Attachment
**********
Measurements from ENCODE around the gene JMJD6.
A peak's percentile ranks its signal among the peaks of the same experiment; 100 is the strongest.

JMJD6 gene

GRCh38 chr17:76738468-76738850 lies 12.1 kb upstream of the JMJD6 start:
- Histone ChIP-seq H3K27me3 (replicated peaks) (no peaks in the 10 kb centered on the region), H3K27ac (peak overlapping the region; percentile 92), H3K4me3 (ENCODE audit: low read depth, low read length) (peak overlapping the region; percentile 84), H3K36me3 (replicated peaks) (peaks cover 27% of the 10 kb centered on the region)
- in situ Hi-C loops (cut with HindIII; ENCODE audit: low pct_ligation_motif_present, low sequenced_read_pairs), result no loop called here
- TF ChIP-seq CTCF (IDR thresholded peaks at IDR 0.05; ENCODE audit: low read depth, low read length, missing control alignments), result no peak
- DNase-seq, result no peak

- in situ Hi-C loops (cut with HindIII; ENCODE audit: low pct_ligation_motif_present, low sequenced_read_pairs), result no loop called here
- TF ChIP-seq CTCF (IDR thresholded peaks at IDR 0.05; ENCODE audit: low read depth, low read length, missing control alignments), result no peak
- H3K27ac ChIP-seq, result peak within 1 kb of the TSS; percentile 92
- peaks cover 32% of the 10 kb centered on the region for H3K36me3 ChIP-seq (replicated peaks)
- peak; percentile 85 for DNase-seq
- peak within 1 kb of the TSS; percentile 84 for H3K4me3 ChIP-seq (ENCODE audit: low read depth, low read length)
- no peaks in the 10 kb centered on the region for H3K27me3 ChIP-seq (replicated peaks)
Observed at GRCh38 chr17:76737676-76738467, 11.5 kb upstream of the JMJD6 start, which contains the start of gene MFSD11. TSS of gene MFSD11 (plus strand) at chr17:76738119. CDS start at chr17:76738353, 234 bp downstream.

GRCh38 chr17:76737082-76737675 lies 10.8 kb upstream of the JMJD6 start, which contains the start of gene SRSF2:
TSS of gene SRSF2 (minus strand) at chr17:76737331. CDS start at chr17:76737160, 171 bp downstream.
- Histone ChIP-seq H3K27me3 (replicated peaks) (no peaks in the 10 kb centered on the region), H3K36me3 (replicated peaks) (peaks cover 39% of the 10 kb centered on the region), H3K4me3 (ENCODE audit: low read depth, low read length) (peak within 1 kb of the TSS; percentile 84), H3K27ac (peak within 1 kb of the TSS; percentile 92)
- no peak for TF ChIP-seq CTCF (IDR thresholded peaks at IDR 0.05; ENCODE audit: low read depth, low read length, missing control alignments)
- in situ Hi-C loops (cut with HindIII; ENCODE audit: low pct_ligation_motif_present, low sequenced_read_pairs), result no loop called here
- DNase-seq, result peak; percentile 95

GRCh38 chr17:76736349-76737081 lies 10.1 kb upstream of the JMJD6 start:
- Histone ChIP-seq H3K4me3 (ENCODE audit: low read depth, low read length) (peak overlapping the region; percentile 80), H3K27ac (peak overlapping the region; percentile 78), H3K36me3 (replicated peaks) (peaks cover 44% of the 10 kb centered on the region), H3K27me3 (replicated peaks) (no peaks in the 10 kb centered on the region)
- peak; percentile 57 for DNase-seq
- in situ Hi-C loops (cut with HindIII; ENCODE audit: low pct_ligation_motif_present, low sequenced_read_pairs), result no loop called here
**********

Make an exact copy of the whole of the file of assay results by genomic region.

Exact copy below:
Measurements from ENCODE around the gene JMJD6.
A peak's percentile ranks its signal among the peaks of the same experiment; 100 is the strongest.

JMJD6 gene

GRCh38 chr17:76738468-76738850 lies 12.1 kb upstream of the JMJD6 start:
- Histone ChIP-seq H3K27me3 (replicated peaks) (no peaks in the 10 kb centered on the region), H3K27ac (peak overlapping the region; percentile 92), H3K4me3 (ENCODE audit: low read depth, low read length) (peak overlapping the region; percentile 84), H3K36me3 (replicated peaks) (peaks cover 27% of the 10 kb centered on the region)
- in situ Hi-C loops (cut with HindIII; ENCODE audit: low pct_ligation_motif_present, low sequenced_read_pairs), result no loop called here
- TF ChIP-seq CTCF (IDR thresholded peaks at IDR 0.05; ENCODE audit: low read depth, low read length, missing control alignments), result no peak
- DNase-seq, result no peak

- in situ Hi-C loops (cut with HindIII; ENCODE audit: low pct_ligation_motif_present, low sequenced_read_pairs), result no loop called here
- TF ChIP-seq CTCF (IDR thresholded peaks at IDR 0.05; ENCODE audit: low read depth, low read length, missing control alignments), result no peak
- H3K27ac ChIP-seq, result peak within 1 kb of the TSS; percentile 92
- peaks cover 32% of the 10 kb centered on the region for H3K36me3 ChIP-seq (replicated peaks)
- peak; percentile 85 for DNase-seq
- peak within 1 kb of the TSS; percentile 84 for H3K4me3 ChIP-seq (ENCODE audit: low read depth, low read length)
- no peaks in the 10 kb centered on the region for H3K27me3 ChIP-seq (replicated peaks)
Observed at GRCh38 chr17:76737676-76738467, 11.5 kb upstream of the JMJD6 start, which contains the start of gene MFSD11. TSS of gene MFSD11 (plus strand) at chr17:76738119. CDS start at chr17:76738353, 234 bp downstream.

GRCh38 chr17:76737082-76737675 lies 10.8 kb upstream of the JMJD6 start, which contains the start of gene SRSF2:
TSS of gene SRSF2 (minus strand) at chr17:76737331. CDS start at chr17:76737160, 171 bp downstream.
- Histone ChIP-seq H3K27me3 (replicated peaks) (no peaks in the 10 kb centered on the region), H3K36me3 (replicated peaks) (peaks cover 39% of the 10 kb centered on the region), H3K4me3 (ENCODE audit: low read depth, low read length) (peak within 1 kb of the TSS; percentile 84), H3K27ac (peak within 1 kb of the TSS; percentile 92)
- no peak for TF ChIP-seq CTCF (IDR thresholded peaks at IDR 0.05; ENCODE audit: low read depth, low read length, missing control alignments)
- in situ Hi-C loops (cut with HindIII; ENCODE audit: low pct_ligation_motif_present, low sequenced_read_pairs), result no loop called here
- DNase-seq, result peak; percentile 95

GRCh38 chr17:76736349-76737081 lies 10.1 kb upstream of the JMJD6 start:
- Histone ChIP-seq H3K4me3 (ENCODE audit: low read depth, low read length) (peak overlapping the region; percentile 80), H3K27ac (peak overlapping the region; percentile 78), H3K36me3 (replicated peaks) (peaks cover 44% of the 10 kb centered on the region), H3K27me3 (replicated peaks) (no peaks in the 10 kb centered on the region)
- peak; percentile 57 for DNase-seq
- in situ Hi-C loops (cut with HindIII; ENCODE audit: low pct_ligation_motif_present, low sequenced_read_pairs), result no loop called here